Sample assemblies of soldered connectors produced according to the method disclosed herein were subjected to thermal cycling from -55 degrees C. to 125 degree C. Metallurgical cross sectioning was then performed after 0 cycles, 15 cycles, and 100 cycles. The metallurgy of the joints did not change appreciably during the cycling and there was no evidence of fracturing or grain boundary sliding which could potentially lead to a premature failure of the solder joint. The evidence of gold intermetallics at the pin to solder interface was minimal and the tin/lead phase appeared homogenous throughout the joint. The geometry of the joint appeared identical from joint to joint across the connector with minimal subsurface voids caused by outgassing.
Thus, a method and apparatus has been disclosed which produces a repeatable, high quality solder joint. Assembly time is reduced dramatically (by a factor of ten) and rework becomes almost non-existent. Joints are repeatable and all aspects of the process adhere to applicable military specifications.
Broadly, the present invention is an apparatus and method of applying heat energy to a region of a printed wiring assembly while limiting the amount of heat energy which is applied to another region of the assembly. The present invention is particularly applicable to printed wiring assembly construction processes in which a first group of components must be soldered to a board in a first process step, and additional components must be soldered to the resulting assembly in a later process step without reflowing the solder of the first component group.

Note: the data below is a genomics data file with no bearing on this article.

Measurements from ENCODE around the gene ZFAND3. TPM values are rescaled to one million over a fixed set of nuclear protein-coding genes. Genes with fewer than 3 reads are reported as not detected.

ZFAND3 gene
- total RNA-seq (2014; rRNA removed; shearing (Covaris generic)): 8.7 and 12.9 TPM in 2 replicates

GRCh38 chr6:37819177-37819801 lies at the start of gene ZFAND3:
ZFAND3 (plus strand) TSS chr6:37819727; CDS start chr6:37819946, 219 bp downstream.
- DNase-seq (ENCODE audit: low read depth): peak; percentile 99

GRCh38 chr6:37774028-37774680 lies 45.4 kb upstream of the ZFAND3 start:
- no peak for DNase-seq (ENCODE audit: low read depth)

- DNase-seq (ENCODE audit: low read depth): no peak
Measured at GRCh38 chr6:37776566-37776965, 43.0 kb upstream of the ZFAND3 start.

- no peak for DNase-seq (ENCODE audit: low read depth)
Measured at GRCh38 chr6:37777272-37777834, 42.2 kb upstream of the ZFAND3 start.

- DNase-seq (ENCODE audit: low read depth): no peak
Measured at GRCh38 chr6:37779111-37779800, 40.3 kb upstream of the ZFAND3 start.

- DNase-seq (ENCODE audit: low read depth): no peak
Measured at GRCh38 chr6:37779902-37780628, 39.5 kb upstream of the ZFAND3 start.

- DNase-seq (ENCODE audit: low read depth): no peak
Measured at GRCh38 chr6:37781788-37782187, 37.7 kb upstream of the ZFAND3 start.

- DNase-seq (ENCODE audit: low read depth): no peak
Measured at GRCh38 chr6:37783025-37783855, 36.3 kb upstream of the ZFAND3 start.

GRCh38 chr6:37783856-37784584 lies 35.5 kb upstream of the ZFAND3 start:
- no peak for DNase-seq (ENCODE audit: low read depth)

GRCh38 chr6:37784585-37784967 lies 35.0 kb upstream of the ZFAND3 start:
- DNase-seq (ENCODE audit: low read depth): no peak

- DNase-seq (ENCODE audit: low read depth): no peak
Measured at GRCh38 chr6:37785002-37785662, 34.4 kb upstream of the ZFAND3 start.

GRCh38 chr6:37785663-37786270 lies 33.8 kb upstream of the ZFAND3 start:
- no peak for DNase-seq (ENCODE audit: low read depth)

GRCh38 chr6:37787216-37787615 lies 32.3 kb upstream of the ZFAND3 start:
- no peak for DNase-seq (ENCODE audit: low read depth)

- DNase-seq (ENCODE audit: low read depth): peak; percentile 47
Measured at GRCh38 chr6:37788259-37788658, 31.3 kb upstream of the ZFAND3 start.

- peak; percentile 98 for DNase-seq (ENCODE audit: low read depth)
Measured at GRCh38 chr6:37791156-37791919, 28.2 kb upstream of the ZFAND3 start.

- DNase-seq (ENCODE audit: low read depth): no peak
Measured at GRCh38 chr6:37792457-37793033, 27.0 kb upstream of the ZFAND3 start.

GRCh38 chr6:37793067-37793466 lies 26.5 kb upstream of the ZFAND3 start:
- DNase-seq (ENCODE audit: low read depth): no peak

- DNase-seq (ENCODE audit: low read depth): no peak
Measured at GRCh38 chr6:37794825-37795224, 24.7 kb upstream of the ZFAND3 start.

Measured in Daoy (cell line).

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|U.S. Classification||219/85.13, 392/376, 228/180.1, 228/230|
|International Classification||B23K1/008, H05K13/04, H05K3/34, B23K1/005|
|Cooperative Classification||B23K1/0053, H05K2203/087, B23K1/008, H05K13/0465, H05K3/3494, H05K2203/304|
|European Classification||B23K1/008, B23K1/005L, H05K13/04G2, H05K3/34H|
|Oct 30, 1990||AS||Assignment|
Owner name: WESTINGHOUSE ELECTRIC CORPORATION, WESTINGHOUSE BU
Free format text: ASSIGNMENT OF ASSIGNORS INTEREST.;ASSIGNORS:DAHNE, SCOTT E.;HIRA, GOVIND L.;REEL/FRAME:005495/0840
Effective date: 19901025
|Feb 13, 1996||REMI||Maintenance fee reminder mailed|
|Jul 7, 1996||LAPS||Lapse for failure to pay maintenance fees|
|Sep 17, 1996||FP||Expired due to failure to pay maintenance fee|
Effective date: 19960710